What are you reading this week?

(Not so) Spicy Kimchi

After receiving some yummy spices in the mail last week I decided to whip up a batch of kimchi. I have tried previous times to make it with limited success. The first recipe that I had tried was good but it wasn’t really a true kimchi it was more of a vegetable kraut and I shredded everything MUCH to small. The second time I made it I followed the recipe in Wild Fermentation, it was good but it wasn’t the vibrant red colour I have seen in traditional kimchis.

Once my spices arrived I got right to work. I had a ~2.5lb napa cabbage that I removed the core and cut into chunks along with some sliced daikon, and sliced carrots. I weighted it down and soaked it in a brine (as described in WF) for several hours until the cabbage was nice and wilted and the vegetables were soft.  I made a paste with some garlic, korean chilies, ginger, fish sauce and scallions. I drained the vegetables, mixed with the spices and shoved it into a jar and let it sit. I left mine for about 3 days (it was very hot here) to reach my desired taste. You can leave it longer it is just my personal preference. It was lovely it hissed and spewed brine all over by the result was a nice tangy kimchi that had a hint of spice (and a LOT of garlic, next time I won’t be some heavy handed with the garlic).

I was given the recipe for the kimchi by the same wonderful friend who sent me the spices. I am in love with it!

Spicy Kimchi (makes approximately 1.5L) (modified from Wild Fermentation)

  • 1 head of nappa (or Chinese) cabbage (2-3lbs)
  • 1 or 2 Carrots
  • 1 daikon
  • 3 or more scallions
  • 2-3 cloves of garlic
  • 1″ long piece of ginger
  • 2 tbsp Korean chili powder (more if you want it spicy)
  • 1-2tbsp fish sauce
  • Salt
  • Water
  1. Core and cut the cabbage, slice the daikon, and carrots and add to a bowl. Add salt and water to make a brine (I used about 3 tbsp of salt and enough water to cover everything). Weigh the vegetables down so they stay under the brine and let sit for several hours or until soft and wilted. Drain, reserving some of the brine.
  2. Grate the ginger and chop up the garlic. Mix together with the Korean chili powder and the fish sauce. Add in the chopped scallions.
  3. Drain the vegetables and reserve some of the brine, mix the spice paste with the veggies until thoroughly mixed. Pack into a 1.5L jar or into a quart and a pint jar, pressing hard so the brine comes up over the vegetables and weigh down the veggies to keep them submerged. (Do this wearing gloves otherwise your hands will be quite spicy!)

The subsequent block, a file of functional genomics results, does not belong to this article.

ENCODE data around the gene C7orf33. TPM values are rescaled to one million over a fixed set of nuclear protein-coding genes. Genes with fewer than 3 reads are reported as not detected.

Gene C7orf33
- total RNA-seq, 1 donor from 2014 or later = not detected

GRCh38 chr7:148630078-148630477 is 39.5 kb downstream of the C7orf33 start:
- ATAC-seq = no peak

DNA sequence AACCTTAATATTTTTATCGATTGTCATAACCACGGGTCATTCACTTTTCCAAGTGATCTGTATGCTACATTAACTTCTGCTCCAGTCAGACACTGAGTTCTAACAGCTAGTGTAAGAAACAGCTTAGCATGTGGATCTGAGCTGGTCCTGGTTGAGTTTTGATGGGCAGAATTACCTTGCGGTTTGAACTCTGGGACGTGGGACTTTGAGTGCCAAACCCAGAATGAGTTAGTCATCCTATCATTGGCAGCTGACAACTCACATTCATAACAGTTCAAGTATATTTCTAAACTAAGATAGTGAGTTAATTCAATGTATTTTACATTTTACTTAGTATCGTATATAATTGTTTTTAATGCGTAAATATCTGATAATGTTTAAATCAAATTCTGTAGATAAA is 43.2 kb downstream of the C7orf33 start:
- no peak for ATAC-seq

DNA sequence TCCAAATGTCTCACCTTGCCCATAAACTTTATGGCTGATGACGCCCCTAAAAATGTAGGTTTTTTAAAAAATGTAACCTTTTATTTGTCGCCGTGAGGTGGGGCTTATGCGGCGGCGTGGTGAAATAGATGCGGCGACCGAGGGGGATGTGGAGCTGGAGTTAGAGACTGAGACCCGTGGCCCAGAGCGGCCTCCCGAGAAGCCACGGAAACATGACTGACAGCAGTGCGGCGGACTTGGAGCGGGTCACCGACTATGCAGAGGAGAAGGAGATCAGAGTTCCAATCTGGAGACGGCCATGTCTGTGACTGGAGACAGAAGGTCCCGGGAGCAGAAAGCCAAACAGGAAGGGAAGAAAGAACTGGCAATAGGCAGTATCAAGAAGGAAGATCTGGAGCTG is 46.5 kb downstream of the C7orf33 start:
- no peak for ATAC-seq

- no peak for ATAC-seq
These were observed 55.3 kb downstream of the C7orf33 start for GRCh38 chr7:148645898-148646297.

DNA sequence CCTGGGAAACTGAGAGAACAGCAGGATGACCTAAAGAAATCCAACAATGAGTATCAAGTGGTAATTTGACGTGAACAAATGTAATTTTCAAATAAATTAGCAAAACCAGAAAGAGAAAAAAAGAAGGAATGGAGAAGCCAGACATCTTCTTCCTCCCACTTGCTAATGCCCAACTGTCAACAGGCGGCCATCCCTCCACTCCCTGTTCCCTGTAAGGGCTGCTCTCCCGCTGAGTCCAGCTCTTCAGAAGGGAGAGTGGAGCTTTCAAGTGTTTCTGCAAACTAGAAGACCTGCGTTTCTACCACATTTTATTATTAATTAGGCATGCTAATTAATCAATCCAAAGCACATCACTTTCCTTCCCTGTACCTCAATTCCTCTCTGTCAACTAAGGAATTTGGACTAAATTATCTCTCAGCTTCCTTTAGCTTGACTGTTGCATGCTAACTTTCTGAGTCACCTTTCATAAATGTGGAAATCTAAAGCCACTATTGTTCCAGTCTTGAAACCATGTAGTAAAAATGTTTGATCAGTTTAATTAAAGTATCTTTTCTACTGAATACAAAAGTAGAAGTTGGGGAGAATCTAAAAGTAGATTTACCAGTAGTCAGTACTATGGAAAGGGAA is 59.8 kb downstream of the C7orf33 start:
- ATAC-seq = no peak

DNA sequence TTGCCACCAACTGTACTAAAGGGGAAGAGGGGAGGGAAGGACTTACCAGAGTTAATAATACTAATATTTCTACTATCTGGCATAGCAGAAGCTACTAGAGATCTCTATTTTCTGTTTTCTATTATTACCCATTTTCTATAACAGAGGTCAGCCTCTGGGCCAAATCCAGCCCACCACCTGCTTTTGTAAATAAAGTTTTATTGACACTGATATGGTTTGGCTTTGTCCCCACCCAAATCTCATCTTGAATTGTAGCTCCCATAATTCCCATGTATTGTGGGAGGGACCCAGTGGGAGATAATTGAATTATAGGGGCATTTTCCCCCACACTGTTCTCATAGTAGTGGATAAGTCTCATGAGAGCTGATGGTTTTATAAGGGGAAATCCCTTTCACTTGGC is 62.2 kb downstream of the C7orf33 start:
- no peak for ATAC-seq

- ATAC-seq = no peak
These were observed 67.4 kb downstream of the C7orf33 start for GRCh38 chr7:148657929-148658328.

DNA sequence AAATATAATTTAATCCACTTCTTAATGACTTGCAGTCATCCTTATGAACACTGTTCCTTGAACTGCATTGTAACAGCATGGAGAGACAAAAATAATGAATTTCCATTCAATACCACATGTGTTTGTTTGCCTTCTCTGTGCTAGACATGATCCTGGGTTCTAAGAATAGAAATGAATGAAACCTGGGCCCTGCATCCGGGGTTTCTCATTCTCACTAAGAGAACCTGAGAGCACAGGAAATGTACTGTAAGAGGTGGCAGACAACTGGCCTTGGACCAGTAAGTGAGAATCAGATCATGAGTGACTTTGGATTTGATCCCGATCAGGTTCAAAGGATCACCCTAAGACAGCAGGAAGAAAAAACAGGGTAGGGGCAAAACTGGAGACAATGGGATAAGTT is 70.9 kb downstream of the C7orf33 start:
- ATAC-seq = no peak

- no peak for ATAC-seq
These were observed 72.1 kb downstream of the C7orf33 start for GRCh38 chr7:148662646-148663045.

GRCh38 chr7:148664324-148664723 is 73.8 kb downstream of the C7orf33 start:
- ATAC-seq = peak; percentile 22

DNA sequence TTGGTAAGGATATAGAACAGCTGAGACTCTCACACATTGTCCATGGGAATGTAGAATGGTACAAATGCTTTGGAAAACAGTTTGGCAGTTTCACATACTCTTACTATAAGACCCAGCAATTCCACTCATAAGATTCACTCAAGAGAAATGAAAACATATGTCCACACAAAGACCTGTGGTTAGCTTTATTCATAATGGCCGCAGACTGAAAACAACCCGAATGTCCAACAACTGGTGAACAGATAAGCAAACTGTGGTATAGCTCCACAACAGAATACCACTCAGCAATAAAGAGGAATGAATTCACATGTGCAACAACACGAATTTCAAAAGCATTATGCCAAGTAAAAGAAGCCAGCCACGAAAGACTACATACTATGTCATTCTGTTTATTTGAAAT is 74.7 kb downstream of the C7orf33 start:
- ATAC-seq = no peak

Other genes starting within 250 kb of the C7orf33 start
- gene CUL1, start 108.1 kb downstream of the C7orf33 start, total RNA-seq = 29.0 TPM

4. Ferment the kimchi in a corner or your kitchen out of direct sunlight. If you are using a jar that does not have a gasket or an airlock make sure you burp them as a lot of gas is produced. Place them on a plate or a towel to catch any drips that might stain your counter. Start tasting them at 3 days until they reach your desired level of sourness, then transfer to the fridge.

I made my kimchi in a fido style jar (bail top with a rubber gasket), it is self burping and every so often on days 2 and 3 we would hear a hissing or gurgling sound coming from the jars as the pressure was released. For some reason each time this happen my 3 year old went into hysterics, she thought it was so funny.

So there you have it, simple, easy, delicious not too spicy kimchi.

Shared as part of Traditional Tuesdays and Fight Back Friday.

Spicy Mail

Korean Chili Spice and Rice Yeast

This week I got some spicy mail, literally spicy. It was a mixture of Korean chillies for kimchi. When I opened the envelope you could just smell the spice, it was heavenly!

There have been some recipes that I have desperately wanted to try but I can’t get the ingredients around here and the websites that do carry them don’t seem to ship to Canada. So what is a girl to do? Make American friends! I had all of my stuff shipped to a friends house and she graciously shipped it to me. I will be forever grateful to her for doing this!